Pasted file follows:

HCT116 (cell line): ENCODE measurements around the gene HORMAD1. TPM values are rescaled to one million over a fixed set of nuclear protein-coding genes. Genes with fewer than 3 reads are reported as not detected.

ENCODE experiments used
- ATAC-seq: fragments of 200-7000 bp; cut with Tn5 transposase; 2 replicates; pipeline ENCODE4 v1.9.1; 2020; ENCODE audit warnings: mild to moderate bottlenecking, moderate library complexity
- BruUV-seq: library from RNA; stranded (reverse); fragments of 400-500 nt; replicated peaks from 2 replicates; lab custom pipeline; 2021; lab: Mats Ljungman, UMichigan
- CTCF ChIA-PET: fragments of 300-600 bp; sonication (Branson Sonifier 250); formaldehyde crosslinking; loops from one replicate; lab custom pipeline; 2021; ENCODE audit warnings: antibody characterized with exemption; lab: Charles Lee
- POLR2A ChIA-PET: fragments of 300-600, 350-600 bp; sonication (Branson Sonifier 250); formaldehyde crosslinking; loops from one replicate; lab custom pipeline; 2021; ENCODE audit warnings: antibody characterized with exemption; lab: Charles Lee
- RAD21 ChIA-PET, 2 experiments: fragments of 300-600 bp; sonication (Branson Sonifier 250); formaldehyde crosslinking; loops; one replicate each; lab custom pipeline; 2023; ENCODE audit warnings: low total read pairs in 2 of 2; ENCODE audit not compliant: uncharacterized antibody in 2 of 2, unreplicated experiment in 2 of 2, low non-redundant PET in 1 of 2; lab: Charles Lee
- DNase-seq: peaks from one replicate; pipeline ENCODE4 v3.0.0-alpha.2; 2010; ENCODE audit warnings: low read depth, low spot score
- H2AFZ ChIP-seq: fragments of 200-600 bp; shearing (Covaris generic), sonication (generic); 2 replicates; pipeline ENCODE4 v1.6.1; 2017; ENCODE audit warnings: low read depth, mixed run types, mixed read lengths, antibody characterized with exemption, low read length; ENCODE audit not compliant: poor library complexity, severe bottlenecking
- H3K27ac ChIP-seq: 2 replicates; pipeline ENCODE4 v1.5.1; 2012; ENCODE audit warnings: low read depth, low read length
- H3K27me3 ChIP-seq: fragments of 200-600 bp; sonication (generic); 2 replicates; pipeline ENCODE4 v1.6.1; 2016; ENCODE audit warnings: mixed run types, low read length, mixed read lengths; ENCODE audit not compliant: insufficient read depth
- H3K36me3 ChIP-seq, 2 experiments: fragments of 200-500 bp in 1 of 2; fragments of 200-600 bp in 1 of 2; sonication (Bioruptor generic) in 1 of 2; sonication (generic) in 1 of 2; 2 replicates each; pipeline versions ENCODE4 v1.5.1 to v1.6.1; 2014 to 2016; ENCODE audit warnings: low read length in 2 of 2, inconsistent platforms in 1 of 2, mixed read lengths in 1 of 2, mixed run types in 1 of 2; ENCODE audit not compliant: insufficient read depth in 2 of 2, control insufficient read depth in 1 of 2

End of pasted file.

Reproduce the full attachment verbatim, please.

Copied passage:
HCT116 (cell line): ENCODE measurements around the gene HORMAD1. TPM values are rescaled to one million over a fixed set of nuclear protein-coding genes. Genes with fewer than 3 reads are reported as not detected.

ENCODE experiments used
- ATAC-seq: fragments of 200-7000 bp; cut with Tn5 transposase; 2 replicates; pipeline ENCODE4 v1.9.1; 2020; ENCODE audit warnings: mild to moderate bottlenecking, moderate library complexity
- BruUV-seq: library from RNA; stranded (reverse); fragments of 400-500 nt; replicated peaks from 2 replicates; lab custom pipeline; 2021; lab: Mats Ljungman, UMichigan
- CTCF ChIA-PET: fragments of 300-600 bp; sonication (Branson Sonifier 250); formaldehyde crosslinking; loops from one replicate; lab custom pipeline; 2021; ENCODE audit warnings: antibody characterized with exemption; lab: Charles Lee
- POLR2A ChIA-PET: fragments of 300-600, 350-600 bp; sonication (Branson Sonifier 250); formaldehyde crosslinking; loops from one replicate; lab custom pipeline; 2021; ENCODE audit warnings: antibody characterized with exemption; lab: Charles Lee
- RAD21 ChIA-PET, 2 experiments: fragments of 300-600 bp; sonication (Branson Sonifier 250); formaldehyde crosslinking; loops; one replicate each; lab custom pipeline; 2023; ENCODE audit warnings: low total read pairs in 2 of 2; ENCODE audit not compliant: uncharacterized antibody in 2 of 2, unreplicated experiment in 2 of 2, low non-redundant PET in 1 of 2; lab: Charles Lee
- DNase-seq: peaks from one replicate; pipeline ENCODE4 v3.0.0-alpha.2; 2010; ENCODE audit warnings: low read depth, low spot score
- H2AFZ ChIP-seq: fragments of 200-600 bp; shearing (Covaris generic), sonication (generic); 2 replicates; pipeline ENCODE4 v1.6.1; 2017; ENCODE audit warnings: low read depth, mixed run types, mixed read lengths, antibody characterized with exemption, low read length; ENCODE audit not compliant: poor library complexity, severe bottlenecking
- H3K27ac ChIP-seq: 2 replicates; pipeline ENCODE4 v1.5.1; 2012; ENCODE audit warnings: low read depth, low read length
- H3K27me3 ChIP-seq: fragments of 200-600 bp; sonication (generic); 2 replicates; pipeline ENCODE4 v1.6.1; 2016; ENCODE audit warnings: mixed run types, low read length, mixed read lengths; ENCODE audit not compliant: insufficient read depth
- H3K36me3 ChIP-seq, 2 experiments: fragments of 200-500 bp in 1 of 2; fragments of 200-600 bp in 1 of 2; sonication (Bioruptor generic) in 1 of 2; sonication (generic) in 1 of 2; 2 replicates each; pipeline versions ENCODE4 v1.5.1 to v1.6.1; 2014 to 2016; ENCODE audit warnings: low read length in 2 of 2, inconsistent platforms in 1 of 2, mixed read lengths in 1 of 2, mixed run types in 1 of 2; ENCODE audit not compliant: insufficient read depth in 2 of 2, control insufficient read depth in 1 of 2